Both insect and mammalian life cycle stages of Leishmania mexicana take up glucose and express all three isoforms encoded by the LmGT glucose transporter gene family. To evaluate glucose transporter function in intact parasites, a null mutant line has been created by targeted disruption of the LmGTIocus that encompasses the LmGT1, LmGT2, and LmGT3 genes. This Δlmgt null mutant exhibited no detectable glucose transport activity. The growth rate of the Δlmgt knockout in the promastigote stage was reduced to a rate comparable with that of WT cells grown in the absence of glucose. Δlmgt cells also exhibited dramatically reduced infectivity to macrophages, demonstrating that expression of LmGT isoforms is essential for viability of amastigotes. Furthermore, WT L. mexicana were not able to grow as axenic culture form amastigotes if glucose was withdrawn from the medium, implying that glucose is an essential nutrient in this life cycle stage. Expression of either LmGT2 or LmGT3, but not of LmGT1, in Δlmgt null mutants significantly restored growth as promastigotes, but only LmGT3 expression substantially rescued amastigote growth in macrophages. Subcellular localization of the three isoforms was investigated in Δlmgt cells expressing individual LmGT isoforms. Using anti-LmGT antiserum and GFP-tagged LmGT fusion proteins, LmGT2 and LmGT3 were localized to the cell body, whereas LmGT1 was localized specifically to the flagellum. These results establish that each glucose transporter isoform has distinct biological functions in the parasite.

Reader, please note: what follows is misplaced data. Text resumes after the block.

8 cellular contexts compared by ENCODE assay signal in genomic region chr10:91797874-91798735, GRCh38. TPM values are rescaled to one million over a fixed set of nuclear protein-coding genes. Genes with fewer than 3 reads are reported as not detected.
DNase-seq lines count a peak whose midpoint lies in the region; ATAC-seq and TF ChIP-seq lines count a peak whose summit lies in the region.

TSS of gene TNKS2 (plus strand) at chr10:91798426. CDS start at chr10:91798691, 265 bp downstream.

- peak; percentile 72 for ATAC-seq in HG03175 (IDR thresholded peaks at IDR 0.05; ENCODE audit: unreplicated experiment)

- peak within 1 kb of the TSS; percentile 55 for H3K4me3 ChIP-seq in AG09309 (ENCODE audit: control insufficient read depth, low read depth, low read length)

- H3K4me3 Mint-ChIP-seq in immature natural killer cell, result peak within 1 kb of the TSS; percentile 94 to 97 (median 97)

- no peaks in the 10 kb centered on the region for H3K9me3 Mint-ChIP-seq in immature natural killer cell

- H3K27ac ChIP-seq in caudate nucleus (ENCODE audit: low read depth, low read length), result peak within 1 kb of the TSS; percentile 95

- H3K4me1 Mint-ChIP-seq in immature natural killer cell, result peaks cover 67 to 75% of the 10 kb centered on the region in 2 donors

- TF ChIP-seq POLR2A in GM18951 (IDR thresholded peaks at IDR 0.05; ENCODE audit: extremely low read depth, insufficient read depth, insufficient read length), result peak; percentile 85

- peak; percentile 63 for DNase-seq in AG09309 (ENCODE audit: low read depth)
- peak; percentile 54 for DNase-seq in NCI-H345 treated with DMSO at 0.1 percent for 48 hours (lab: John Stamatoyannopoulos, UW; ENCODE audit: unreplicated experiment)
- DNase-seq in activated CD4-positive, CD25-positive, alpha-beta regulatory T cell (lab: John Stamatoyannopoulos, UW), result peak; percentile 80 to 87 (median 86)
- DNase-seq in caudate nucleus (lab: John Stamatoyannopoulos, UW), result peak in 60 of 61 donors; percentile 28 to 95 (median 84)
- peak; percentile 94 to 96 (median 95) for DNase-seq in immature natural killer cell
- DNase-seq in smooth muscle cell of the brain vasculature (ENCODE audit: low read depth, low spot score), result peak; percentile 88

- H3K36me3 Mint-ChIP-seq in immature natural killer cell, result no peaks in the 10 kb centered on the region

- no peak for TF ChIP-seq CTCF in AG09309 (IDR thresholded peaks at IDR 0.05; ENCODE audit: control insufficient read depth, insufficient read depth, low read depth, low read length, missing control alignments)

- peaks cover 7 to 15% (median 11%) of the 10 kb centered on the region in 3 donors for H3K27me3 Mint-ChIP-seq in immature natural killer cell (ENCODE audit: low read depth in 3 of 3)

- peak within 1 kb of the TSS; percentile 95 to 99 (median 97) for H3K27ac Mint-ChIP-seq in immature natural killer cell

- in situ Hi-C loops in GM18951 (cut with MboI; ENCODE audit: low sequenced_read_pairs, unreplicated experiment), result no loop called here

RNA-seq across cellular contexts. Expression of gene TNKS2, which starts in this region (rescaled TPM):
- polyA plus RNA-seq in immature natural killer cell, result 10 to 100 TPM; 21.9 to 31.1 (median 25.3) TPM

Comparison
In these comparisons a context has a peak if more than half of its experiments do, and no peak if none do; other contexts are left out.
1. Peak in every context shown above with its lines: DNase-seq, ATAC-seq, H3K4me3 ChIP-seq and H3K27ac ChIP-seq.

|Original language||English (US)|
|Number of pages||6|
|Journal||Proceedings of the National Academy of Sciences of the United States of America|
|State||Published - Apr 1 2003|
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